Sustainable Water Strategy

December 4, 2012

In my August and October posts, I referenced water metaphorically to discuss sustainability retreats and sustainability strategy. This month, the focus is on water itself, specifically water scarcity.

The United States is facing increased water scarcity. Our nation’s water, once thought to be plentiful and ever-flowing, is quickly becoming a liability for meeting economic and human needs. Several regions of the country have already experienced water scarcity, while other regions are preparing for a water-scarce future. Water scarcity occurs in two situations - first, when the amount of water needed annually for human activities exceeds the amount of water naturally received in the region from rainfall and groundwater. Many regions are already overdrawing annual water supply, and several more are en route. The second situation includes regions that currently have sufficient yearly water access but are drawing down their groundwater sources, like rivers, lakes, or aquifers – like the massive Ogallala Aquifer under the Great Plains – faster than the sources replenish through natural cycles, leading to potential water shortage in the future.


Water scarcity in the U.S. is caused by several factors. General growth has increased the amount of water drawn each year for agriculture, residential, and business needs, leading to a growing demand for a finite and decreasing supply. Water contamination from industrial effluent and farm runoff has turned some bodies of water into unusable sources. Competing municipalities have raced to secure their own water supplies, leaving uncertainty for “down stream” consumers or watershed neighbors. In addition, unpredictable weather patterns are increasing the numbers of droughts and floods. In turn, many states, regions, and the Federal government are searching for solutions to impending water crises. The results for people are uncertain. Yet, the future is likely to bring changes in water resource management, water use expectations and access, and technology that improves water efficiency.



A Look at Water Scarcity in the U.S.



Currently Water Scarce:
These regions have experienced a diminishing water supply and resultant changes in water use expectations and regulations.


* Colorado River Basin: The Colorado River provides water for seven states. Many of its reservoirs, including Lake Mead and Lake Powell, are dropping and drying up, and the river no longer flows to the Pacific Ocean. Lake Mead, which provides 95% of water for Las Vegas, is predicted to be dry in the next four to 10 years. 


* California: With several of the driest years on record and receding snowpack in the Sierra Nevada Mountains, on which California relies for much of its water, California has enacted statewide water emergencies and serious regulations on water use. 


* The Great Lakes Region: Serious draws on the Great Lakes have caused consistently dropping water levels, causing eight states and two Canadian provinces to pass the Great Lakes Compact to prevent exportation of Great Lakes water to other regions.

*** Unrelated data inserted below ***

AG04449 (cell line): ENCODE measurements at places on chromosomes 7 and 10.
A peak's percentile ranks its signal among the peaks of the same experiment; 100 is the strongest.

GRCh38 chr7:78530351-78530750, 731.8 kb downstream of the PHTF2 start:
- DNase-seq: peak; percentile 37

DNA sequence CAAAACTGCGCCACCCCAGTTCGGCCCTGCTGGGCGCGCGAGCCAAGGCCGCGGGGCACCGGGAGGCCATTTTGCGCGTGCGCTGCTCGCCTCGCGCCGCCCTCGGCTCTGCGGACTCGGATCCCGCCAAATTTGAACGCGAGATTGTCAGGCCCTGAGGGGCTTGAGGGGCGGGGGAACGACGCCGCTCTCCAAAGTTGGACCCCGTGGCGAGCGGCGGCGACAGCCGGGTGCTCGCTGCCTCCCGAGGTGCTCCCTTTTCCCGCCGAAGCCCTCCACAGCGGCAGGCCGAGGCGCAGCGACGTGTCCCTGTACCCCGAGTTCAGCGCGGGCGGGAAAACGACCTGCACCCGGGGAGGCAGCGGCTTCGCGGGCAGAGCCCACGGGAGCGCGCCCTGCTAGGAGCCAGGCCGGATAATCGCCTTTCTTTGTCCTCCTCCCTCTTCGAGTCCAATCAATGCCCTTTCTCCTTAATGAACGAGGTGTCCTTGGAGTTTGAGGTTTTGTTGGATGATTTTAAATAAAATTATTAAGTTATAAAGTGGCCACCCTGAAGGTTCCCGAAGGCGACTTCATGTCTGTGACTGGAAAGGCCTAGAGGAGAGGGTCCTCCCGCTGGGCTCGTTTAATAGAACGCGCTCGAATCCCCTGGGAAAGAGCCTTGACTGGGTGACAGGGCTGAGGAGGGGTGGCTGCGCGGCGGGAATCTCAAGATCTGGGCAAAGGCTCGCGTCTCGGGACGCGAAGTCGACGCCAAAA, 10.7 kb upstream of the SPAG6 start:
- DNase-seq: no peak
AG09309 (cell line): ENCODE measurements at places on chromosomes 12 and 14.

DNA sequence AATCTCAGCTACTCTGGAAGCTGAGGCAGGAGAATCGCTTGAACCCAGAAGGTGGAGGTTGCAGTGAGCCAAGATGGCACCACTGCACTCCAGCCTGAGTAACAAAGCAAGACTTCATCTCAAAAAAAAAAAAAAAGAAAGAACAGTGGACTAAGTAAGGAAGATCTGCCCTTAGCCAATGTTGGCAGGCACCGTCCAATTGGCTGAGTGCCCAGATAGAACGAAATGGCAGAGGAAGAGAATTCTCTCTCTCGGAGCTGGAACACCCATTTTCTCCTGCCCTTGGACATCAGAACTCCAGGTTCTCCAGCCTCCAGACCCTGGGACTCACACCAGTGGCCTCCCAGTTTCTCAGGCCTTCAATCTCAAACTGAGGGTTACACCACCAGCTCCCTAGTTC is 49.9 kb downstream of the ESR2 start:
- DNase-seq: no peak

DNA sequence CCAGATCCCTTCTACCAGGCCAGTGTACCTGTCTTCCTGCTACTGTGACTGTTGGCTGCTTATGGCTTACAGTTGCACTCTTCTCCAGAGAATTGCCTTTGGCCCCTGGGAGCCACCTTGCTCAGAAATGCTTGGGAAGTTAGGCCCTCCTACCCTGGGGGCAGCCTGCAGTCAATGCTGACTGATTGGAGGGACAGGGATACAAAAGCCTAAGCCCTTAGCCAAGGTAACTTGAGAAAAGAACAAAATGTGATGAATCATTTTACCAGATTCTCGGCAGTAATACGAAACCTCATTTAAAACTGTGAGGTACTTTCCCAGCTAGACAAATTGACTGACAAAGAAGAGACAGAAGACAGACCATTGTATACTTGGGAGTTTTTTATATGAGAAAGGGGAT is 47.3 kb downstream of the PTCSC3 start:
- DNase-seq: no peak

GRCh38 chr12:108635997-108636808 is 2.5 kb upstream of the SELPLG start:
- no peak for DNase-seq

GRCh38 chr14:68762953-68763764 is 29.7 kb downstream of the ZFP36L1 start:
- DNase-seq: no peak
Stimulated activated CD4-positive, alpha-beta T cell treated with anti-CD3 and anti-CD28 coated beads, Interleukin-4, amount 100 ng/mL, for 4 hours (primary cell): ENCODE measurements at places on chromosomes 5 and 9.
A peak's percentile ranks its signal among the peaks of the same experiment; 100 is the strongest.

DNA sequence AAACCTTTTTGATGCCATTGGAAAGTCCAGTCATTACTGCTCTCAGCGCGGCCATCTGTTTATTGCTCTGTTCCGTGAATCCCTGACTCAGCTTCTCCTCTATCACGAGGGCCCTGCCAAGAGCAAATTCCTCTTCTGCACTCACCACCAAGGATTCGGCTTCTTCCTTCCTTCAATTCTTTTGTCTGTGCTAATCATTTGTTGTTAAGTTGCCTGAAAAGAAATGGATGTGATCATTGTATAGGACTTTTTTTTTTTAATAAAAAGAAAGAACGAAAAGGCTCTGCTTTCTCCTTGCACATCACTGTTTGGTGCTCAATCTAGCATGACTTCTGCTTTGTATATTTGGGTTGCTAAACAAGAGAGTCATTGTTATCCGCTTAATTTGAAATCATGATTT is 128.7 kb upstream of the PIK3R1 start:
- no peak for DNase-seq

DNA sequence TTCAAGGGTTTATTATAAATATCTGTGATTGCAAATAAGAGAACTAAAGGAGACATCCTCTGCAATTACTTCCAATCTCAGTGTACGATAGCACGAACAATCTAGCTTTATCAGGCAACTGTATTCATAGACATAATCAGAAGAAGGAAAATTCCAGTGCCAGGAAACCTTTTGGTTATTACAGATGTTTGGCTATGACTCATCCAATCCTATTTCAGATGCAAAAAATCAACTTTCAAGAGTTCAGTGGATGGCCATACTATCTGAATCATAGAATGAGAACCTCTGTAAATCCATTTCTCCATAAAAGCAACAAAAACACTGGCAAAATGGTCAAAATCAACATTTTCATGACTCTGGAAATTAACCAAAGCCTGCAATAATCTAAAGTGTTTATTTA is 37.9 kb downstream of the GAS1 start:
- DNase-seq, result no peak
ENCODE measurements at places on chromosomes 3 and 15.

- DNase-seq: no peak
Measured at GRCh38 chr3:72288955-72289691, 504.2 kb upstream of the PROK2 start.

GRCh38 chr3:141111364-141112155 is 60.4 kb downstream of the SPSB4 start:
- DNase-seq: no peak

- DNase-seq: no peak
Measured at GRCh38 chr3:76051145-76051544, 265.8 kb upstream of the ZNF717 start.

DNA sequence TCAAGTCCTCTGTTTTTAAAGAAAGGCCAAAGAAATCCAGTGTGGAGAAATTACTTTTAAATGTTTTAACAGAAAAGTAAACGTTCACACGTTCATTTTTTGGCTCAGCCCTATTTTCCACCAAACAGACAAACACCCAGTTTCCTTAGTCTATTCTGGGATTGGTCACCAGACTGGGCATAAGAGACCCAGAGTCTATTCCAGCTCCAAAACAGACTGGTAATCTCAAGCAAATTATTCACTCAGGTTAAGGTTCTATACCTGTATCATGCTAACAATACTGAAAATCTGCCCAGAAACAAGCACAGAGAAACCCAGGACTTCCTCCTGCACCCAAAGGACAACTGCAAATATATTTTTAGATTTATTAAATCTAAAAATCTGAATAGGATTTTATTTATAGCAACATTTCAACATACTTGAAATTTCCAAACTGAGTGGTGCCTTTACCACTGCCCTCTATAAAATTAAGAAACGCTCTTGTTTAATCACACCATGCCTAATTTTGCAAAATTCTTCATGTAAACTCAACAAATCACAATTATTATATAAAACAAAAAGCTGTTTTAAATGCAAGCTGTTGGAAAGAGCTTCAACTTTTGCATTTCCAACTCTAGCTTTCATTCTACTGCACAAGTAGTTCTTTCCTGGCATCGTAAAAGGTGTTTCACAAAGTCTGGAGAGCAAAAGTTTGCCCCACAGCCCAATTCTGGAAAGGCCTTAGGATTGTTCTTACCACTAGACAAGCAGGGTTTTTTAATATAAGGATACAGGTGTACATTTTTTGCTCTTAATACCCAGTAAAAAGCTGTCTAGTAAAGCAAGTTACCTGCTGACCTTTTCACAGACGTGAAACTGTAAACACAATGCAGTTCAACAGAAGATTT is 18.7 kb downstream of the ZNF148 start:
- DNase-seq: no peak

The Northeast/Eastern Seaboard: From Massachusetts to New Jersey, the Eastern seaboard region has experienced demand greater than supply due to population and business growth.



Drought Prone and Water Insecure:
These areas have experienced more droughts in recent years, have depleted water tables that have yet to replenish, and have some signs of changes in water use expectations and regulations.


* Southeast: The Southeast, specifically Georgia, South Carolina, and parts of North Carolina, have depleted water tables as a result of recent droughts. Municipal regulations have changed water use expectations in many areas. Georgia (specifically, Atlanta) is becoming increasingly water stressed due to high demand and low supply. 


* Southwest: The Southwest, including New Mexico and Texas, have depleted water tables as a result of recent droughts. Texas is exhibiting growing concern over water access.



Preparing for Water Scarcity:
These regions historically have not been water scarce, but have experienced water scarce episodes and/or are expecting to become water scarce regions with changing expectations of water use.


* The Great Plains states: The Great Plains, traditionally water-rich, rely on the Ogallala Aquifer, which is being depleted at six times the rate at which it can naturally replenish. Unless there are significant changes in water use, experts expect the aquifer to fail. 


* Upstate New York: New York’s reservoirs have shrunk to all-time lows, leaving the region prepared to change water use expectations.


* Southern Florida: Florida, traditionally water-rich, is facing a water-stressed future due to increasing population demands and fluctuating weather with heavy rains that run off and must be pumped to sea instead of replenishing the water table.



The overriding point to be made here for business is this -- if you utilize water in a manner that allows for you to do business, you need to have a sustainable water strategy in place... or be working on one soon in order to mitigate your current and future risks related to this constrained resource.



Sources: U.S. Faces Era of Water Scarcity. Circle of Blue: Reporting on the Global Water Crisis. www.circleofblue.org

 

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